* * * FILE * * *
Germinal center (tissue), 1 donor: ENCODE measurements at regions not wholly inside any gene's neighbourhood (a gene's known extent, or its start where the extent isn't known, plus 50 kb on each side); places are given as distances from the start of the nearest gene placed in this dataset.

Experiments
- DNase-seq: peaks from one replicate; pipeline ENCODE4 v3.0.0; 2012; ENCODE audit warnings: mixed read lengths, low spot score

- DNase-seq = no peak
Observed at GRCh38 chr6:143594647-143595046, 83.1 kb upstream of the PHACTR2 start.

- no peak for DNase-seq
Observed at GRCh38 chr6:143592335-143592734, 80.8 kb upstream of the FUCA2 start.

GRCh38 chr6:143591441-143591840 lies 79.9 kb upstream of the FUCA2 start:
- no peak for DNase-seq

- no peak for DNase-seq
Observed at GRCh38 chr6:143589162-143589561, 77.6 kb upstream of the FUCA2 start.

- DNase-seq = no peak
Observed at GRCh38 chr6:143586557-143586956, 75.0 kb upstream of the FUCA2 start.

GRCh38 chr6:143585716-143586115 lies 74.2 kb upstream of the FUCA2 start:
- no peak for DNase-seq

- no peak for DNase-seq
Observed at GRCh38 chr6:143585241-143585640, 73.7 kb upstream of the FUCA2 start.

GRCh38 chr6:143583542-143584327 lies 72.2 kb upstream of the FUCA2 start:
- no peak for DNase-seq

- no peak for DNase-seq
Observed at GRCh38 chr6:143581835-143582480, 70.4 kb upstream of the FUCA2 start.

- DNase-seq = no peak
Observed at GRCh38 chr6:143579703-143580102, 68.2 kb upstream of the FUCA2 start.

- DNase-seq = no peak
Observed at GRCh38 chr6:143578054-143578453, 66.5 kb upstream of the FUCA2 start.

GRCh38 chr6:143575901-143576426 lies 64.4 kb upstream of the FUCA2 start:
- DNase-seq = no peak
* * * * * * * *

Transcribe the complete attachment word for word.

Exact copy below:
Germinal center (tissue), 1 donor: ENCODE measurements at regions not wholly inside any gene's neighbourhood (a gene's known extent, or its start where the extent isn't known, plus 50 kb on each side); places are given as distances from the start of the nearest gene placed in this dataset.

Experiments
- DNase-seq: peaks from one replicate; pipeline ENCODE4 v3.0.0; 2012; ENCODE audit warnings: mixed read lengths, low spot score

- DNase-seq = no peak
Observed at GRCh38 chr6:143594647-143595046, 83.1 kb upstream of the PHACTR2 start.

- no peak for DNase-seq
Observed at GRCh38 chr6:143592335-143592734, 80.8 kb upstream of the FUCA2 start.

GRCh38 chr6:143591441-143591840 lies 79.9 kb upstream of the FUCA2 start:
- no peak for DNase-seq

- no peak for DNase-seq
Observed at GRCh38 chr6:143589162-143589561, 77.6 kb upstream of the FUCA2 start.

- DNase-seq = no peak
Observed at GRCh38 chr6:143586557-143586956, 75.0 kb upstream of the FUCA2 start.

GRCh38 chr6:143585716-143586115 lies 74.2 kb upstream of the FUCA2 start:
- no peak for DNase-seq

- no peak for DNase-seq
Observed at GRCh38 chr6:143585241-143585640, 73.7 kb upstream of the FUCA2 start.

GRCh38 chr6:143583542-143584327 lies 72.2 kb upstream of the FUCA2 start:
- no peak for DNase-seq

- no peak for DNase-seq
Observed at GRCh38 chr6:143581835-143582480, 70.4 kb upstream of the FUCA2 start.

- DNase-seq = no peak
Observed at GRCh38 chr6:143579703-143580102, 68.2 kb upstream of the FUCA2 start.

- DNase-seq = no peak
Observed at GRCh38 chr6:143578054-143578453, 66.5 kb upstream of the FUCA2 start.

GRCh38 chr6:143575901-143576426 lies 64.4 kb upstream of the FUCA2 start:
- DNase-seq = no peak